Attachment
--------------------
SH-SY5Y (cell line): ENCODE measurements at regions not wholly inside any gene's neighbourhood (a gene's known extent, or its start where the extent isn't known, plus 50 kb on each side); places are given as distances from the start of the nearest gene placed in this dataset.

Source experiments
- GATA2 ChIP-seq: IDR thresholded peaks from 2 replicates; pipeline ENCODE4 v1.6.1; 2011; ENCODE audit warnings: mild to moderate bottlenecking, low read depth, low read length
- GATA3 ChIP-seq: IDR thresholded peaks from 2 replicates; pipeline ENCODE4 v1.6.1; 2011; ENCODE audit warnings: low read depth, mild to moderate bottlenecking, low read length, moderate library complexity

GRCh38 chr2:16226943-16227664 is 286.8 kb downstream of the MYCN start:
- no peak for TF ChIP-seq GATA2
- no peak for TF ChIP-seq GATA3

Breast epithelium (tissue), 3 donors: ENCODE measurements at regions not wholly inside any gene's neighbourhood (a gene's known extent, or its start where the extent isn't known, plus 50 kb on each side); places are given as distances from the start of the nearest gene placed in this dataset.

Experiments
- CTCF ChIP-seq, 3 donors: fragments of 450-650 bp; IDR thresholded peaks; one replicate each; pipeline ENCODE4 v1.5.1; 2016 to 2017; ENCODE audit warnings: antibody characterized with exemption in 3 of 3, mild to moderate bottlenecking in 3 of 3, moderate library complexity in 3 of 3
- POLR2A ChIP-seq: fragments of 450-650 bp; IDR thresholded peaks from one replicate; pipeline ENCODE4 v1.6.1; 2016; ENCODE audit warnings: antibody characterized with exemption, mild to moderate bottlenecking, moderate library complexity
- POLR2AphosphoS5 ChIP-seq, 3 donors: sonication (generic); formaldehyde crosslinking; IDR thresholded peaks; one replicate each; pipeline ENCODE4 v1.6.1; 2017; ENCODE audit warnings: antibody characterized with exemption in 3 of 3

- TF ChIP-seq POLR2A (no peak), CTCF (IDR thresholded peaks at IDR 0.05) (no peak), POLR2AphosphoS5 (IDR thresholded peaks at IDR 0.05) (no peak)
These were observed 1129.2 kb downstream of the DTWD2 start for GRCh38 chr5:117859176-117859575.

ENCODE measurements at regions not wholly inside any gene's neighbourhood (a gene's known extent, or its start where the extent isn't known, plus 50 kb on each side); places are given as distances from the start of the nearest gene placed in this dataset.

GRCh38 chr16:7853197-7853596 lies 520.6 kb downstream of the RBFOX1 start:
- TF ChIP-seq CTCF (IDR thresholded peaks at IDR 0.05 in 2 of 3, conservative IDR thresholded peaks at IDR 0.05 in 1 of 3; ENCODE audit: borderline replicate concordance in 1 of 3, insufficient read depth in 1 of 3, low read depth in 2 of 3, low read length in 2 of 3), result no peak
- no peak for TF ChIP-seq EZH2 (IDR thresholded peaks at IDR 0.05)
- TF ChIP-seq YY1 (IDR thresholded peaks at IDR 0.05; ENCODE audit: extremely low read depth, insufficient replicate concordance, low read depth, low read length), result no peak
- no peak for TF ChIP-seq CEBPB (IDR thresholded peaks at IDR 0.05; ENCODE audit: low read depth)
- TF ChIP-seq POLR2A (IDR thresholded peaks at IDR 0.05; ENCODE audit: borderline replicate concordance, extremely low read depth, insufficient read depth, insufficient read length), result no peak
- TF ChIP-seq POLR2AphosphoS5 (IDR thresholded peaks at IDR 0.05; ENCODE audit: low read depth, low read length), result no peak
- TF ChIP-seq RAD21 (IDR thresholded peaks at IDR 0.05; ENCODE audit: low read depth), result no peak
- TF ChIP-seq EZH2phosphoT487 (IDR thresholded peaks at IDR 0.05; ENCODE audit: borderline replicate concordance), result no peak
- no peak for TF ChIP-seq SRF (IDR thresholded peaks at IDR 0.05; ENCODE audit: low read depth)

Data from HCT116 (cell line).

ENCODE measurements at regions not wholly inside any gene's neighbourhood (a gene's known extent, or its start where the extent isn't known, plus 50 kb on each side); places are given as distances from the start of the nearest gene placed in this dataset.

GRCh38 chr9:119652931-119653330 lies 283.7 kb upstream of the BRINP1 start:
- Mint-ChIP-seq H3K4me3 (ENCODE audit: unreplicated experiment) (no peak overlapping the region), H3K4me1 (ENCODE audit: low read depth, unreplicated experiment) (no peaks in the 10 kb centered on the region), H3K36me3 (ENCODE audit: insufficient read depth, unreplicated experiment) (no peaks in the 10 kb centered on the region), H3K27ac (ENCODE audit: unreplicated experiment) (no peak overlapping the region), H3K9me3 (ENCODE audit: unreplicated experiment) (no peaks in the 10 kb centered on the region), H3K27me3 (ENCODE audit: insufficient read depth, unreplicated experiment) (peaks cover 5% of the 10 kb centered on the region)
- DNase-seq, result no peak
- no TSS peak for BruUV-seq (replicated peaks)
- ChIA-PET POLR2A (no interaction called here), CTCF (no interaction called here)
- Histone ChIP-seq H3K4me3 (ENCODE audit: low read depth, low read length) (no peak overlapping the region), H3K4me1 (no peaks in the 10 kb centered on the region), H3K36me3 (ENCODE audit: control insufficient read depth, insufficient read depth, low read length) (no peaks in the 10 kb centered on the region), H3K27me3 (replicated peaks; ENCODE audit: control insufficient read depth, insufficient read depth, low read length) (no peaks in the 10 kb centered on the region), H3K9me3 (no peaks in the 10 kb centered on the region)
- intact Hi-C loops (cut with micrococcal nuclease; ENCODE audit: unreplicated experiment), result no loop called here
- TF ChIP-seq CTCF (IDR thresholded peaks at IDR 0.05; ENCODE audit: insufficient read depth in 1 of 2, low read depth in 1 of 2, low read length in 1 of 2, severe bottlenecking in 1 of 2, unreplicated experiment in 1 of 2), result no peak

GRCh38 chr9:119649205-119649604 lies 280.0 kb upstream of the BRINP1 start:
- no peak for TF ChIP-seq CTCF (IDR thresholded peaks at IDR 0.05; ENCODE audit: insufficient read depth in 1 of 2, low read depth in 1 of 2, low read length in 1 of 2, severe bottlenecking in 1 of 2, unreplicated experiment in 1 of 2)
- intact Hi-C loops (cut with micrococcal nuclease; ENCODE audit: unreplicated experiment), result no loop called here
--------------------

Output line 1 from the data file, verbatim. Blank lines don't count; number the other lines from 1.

SH-SY5Y (cell line): ENCODE measurements at regions not wholly inside any gene's neighbourhood (a gene's known extent, or its start where the extent isn't known, plus 50 kb on each side); places are given as distances from the start of the nearest gene placed in this dataset.